Dowling's upside intrigues Patriots

458190.jpg

Dowling's upside intrigues Patriots

By Tom E. Curran
CSNNE.com

FOXBORO - Ras-I Dowling was projected as a second-round pick in the 2010 NFL Draft but he decided to go back to Virginia for one more season. It was an on-field disaster.But in the end, the potential, old tape and character of Dowling seems to have carried the day as he wound up the 33rd overall pick in the 2011 draft. The Patriots selected the 6-1, 198 pound corner with the first pick in the second round. The final straw for Dowling's final season came in the third-to-last game of the year. "He was on the field for six snaps, one of them resulting in a penalty," wrote Doug Doughty of The Roanoke Timesbefore he fell to the ground in front of UVa's bench. He was helped to the locker room, only to return on crutches and with his left foot in an orthopedic boot.Virginia coach, Mike London said that Dowling's injury was unrelated to the knee and hamstring injuries that have plagued him all season."I don't know if it's the same leg or not," London said, "but, it's bizarre."Dowling had played in five games for the Cavaliers (4-6, 1-5 ACC) and started twice. In one of his appearances, he was on the field for three plays against Eastern Michigan.London left the impression that Dowling's hamstring was more of an issue than the knee, which "bothered him a little bit, but he felt he could play through some things," London said.Dowling, who went to Deep Creek High School and spent a postgraduate year at Hargrave Military Academy, was projected as a possible second-round pick in the 2010 NFL Draft before deciding he would return for a fourth season at UVa."Obviously, that's probably the biggest recruit we'll get this year," said London, newly named as head coach when Dowling made his decision.Dowling finished this season with 15 tackles and one pass break-up."It's unfortunate because he's such a great young man, great captain, great leader," London said. "I just saw him a few minutes ago and Ras-I was upbeat. Ras-I is prayerful and his faith is very meaningful to him."Here's some video of Dowling in which Virginia defensive coordinator Jim Reid pledges undying love and respect to the young man. (Caution...hyperbole). So why Dowling? Look at the league and the competition, I guess. It's a passing league with every team owning long receivers. Between Devin McCourty, Leigh Bodden and Dowling, the Patriots have corners who go 5-10, 6-1 and 6-1. Add in Kyle Arrington and Darius Butler - both in the 5-9 range - and you have guys that can cover outside and in the slot. A good tackler, a good special teams guy, it's like Devin McCourty out of the bargain bin. Tom E. Curran can be reached at tcurran@comcastsportsnet.com. Follow Tom on Twitter at http:twitter.comtomecurran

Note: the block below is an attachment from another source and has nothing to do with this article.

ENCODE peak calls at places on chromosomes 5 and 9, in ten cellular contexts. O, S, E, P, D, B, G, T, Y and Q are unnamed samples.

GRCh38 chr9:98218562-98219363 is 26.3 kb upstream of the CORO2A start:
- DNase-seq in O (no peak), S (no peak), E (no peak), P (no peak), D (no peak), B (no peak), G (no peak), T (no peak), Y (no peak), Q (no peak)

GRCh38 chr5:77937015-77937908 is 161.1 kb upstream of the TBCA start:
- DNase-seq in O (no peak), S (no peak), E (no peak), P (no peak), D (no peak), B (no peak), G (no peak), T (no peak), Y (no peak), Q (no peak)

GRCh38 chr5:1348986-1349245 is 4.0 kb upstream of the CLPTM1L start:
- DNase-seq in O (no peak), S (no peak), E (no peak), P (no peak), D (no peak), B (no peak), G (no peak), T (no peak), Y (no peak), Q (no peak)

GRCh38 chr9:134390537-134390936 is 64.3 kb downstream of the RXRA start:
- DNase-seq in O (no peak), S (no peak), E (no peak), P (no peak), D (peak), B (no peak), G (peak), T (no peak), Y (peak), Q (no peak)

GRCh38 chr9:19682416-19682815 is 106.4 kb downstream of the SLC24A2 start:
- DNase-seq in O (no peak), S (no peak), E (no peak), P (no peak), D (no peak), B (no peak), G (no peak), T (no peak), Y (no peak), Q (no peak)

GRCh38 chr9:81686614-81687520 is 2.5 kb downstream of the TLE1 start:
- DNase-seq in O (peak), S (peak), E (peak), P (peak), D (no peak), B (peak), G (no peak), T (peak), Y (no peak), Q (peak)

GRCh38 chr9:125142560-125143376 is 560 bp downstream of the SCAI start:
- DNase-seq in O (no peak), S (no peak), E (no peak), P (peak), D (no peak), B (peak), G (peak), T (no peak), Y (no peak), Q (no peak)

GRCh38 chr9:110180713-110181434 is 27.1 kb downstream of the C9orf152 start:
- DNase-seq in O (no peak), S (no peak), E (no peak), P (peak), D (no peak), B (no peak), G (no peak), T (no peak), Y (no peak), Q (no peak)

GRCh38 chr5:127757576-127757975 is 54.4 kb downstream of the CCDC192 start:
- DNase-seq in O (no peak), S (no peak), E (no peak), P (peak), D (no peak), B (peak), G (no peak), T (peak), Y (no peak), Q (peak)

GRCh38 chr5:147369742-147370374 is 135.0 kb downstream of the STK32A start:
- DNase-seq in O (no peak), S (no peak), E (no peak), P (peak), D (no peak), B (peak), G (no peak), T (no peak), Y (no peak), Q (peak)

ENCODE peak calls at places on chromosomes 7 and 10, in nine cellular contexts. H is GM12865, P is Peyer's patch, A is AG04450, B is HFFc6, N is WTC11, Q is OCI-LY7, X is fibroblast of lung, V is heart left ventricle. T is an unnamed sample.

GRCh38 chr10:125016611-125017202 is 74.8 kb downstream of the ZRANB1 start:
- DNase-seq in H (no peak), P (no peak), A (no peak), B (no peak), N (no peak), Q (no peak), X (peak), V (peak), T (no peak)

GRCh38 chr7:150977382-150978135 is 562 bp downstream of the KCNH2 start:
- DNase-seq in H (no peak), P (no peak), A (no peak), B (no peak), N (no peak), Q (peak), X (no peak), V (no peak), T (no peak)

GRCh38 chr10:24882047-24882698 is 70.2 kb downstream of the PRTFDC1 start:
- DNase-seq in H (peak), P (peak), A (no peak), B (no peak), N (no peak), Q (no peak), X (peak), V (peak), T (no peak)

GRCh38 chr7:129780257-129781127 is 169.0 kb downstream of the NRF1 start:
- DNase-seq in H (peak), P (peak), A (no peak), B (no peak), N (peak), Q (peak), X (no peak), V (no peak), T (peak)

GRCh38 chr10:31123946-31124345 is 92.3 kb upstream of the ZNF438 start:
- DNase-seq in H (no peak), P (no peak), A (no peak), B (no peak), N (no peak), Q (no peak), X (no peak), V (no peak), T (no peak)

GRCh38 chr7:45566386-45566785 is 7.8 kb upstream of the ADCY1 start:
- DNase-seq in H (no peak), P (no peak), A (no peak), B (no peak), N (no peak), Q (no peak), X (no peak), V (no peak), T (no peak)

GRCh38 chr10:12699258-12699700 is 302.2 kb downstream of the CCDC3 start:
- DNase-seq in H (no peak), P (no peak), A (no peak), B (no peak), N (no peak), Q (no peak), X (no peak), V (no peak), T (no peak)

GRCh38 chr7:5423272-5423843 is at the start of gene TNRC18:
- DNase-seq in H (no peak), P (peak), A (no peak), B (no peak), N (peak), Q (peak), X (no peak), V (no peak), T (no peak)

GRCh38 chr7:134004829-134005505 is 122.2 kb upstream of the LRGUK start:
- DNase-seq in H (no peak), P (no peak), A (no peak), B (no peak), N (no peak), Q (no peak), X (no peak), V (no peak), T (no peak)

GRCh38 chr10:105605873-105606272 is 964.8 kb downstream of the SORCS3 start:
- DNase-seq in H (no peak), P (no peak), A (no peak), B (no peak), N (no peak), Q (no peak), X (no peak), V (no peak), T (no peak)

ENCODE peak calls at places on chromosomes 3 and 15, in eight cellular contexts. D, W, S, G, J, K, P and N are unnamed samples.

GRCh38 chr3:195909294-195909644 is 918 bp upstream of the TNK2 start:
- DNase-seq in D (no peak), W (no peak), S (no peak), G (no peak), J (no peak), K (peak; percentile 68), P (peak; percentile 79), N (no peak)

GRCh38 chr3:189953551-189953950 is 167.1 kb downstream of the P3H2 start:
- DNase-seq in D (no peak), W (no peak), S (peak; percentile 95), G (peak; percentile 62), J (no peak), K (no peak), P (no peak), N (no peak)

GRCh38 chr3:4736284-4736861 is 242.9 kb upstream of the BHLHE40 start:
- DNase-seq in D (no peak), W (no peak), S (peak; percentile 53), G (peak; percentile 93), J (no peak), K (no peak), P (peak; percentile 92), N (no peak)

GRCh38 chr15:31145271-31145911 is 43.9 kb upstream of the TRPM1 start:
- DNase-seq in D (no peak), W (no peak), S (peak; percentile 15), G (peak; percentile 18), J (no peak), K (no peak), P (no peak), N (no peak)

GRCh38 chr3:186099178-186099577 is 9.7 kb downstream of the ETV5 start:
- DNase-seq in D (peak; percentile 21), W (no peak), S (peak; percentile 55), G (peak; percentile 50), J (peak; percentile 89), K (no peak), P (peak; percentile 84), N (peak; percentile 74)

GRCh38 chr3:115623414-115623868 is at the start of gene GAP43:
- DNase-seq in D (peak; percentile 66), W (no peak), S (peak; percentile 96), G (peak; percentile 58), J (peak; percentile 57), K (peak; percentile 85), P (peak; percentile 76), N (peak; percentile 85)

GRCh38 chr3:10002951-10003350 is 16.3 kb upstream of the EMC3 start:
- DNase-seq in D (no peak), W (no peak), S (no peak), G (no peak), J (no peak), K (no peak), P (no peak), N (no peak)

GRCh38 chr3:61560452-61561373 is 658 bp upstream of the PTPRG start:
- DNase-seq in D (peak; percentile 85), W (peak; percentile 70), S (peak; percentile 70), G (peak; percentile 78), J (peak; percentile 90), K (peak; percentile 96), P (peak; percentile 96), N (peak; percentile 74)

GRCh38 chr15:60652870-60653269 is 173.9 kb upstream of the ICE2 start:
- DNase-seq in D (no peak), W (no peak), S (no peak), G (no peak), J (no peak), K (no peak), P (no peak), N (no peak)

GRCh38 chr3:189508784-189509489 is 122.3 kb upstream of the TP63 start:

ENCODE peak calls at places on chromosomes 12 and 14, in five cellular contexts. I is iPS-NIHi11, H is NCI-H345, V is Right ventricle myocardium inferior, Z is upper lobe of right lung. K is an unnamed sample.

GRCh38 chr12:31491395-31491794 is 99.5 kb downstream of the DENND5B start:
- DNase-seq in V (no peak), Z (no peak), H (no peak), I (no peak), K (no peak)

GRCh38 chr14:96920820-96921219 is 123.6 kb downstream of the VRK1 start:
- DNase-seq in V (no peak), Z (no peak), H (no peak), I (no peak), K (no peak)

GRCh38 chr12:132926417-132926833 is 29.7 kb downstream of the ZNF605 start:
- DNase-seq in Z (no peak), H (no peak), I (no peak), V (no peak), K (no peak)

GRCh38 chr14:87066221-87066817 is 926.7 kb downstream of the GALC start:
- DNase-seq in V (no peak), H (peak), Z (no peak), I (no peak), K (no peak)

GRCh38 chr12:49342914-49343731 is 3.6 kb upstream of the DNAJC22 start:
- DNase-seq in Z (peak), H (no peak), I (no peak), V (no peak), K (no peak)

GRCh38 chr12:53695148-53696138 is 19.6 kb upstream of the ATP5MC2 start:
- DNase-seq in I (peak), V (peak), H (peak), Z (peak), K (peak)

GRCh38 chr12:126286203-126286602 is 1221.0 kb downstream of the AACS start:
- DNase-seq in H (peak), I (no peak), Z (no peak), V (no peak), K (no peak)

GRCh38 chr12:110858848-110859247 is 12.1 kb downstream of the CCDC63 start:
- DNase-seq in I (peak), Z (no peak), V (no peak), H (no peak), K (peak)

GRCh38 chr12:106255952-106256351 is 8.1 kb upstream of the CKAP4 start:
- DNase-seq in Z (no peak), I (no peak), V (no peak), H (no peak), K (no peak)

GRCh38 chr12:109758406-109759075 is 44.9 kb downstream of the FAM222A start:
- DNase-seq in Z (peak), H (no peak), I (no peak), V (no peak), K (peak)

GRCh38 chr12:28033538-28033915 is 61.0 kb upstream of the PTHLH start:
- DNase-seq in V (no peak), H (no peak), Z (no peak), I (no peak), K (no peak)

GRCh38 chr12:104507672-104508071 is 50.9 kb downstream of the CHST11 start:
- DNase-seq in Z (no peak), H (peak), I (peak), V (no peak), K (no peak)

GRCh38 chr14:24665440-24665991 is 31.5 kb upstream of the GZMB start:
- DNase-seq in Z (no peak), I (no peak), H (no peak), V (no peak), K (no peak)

Report: Patriots, Gronkowski restructure contract for 2017 season

Report: Patriots, Gronkowski restructure contract for 2017 season

The Patriots and Rob Gronkowski have restructured the tight end’s contract for the coming season, according to ESPN’s Adam Schefter. 

The reworked deal can bump Gronkowski’s salary for the 2017 season from $5.25 million to $10.75 million, according to Schefter. 

Gronkowski was limited by injury to just eight games last season. He had 25 receptions for 540 yards and three touchdowns, all of which were career lows. 

The 28-year-old is entering his eighth NFL season since being selected by the Pats in the second round of the 2010 draft. He has played played in at least 15 regular-season games in four of his first seven season, though he’s twice played fewer than 10. 

Brandin Cooks ready to bring back arrow celebration after NFL rule change

Brandin Cooks ready to bring back arrow celebration after NFL rule change

Tuesday’s announcement from Roger Goodell that the NFL is “relaxing” its rules on celebrations is good news for at least one Patriot. 

That would be Brandin Cooks, who began celebrating the rule change on Twitter not long after the league made its announcement. 

Cooks, whom the Patriots acquired from the Saints this offseason in a trade that sent first and third-round picks to New Orleans, lost his favorite celebration last season when it was made clear that miming archery was off-limits. Josh Norman was fined $10,000 last season for such a celebration. 

Following Norman’s fine, Cooks lamented the league’s decision to punish what Cooks had previously done in reference to a Bible verse (Psalms 144:6). 

"Send forth lightning and scatter your enemy, and shoot your arrows and rout them," Cooks told the New Orleans Advocate. "I just remember it sticking with me for such a long time, I remember thinking, maybe I can do something with this."

Added Cooks: ”I’ve been doing it for three years now, and there was never a complaint about it. Now, all of a sudden, there is. It just reminds me that, it's almost as if they try to take so much away from us, but for something like this, that means so much to someone that has nothing to do with violence, it's frustrating. I'll definitely continue to speak my opinion about it, and if they have a problem with it, so be it."

When Tuesday’s news emerged, Cooks and former Saints teammate Mark Ingram were quick to react.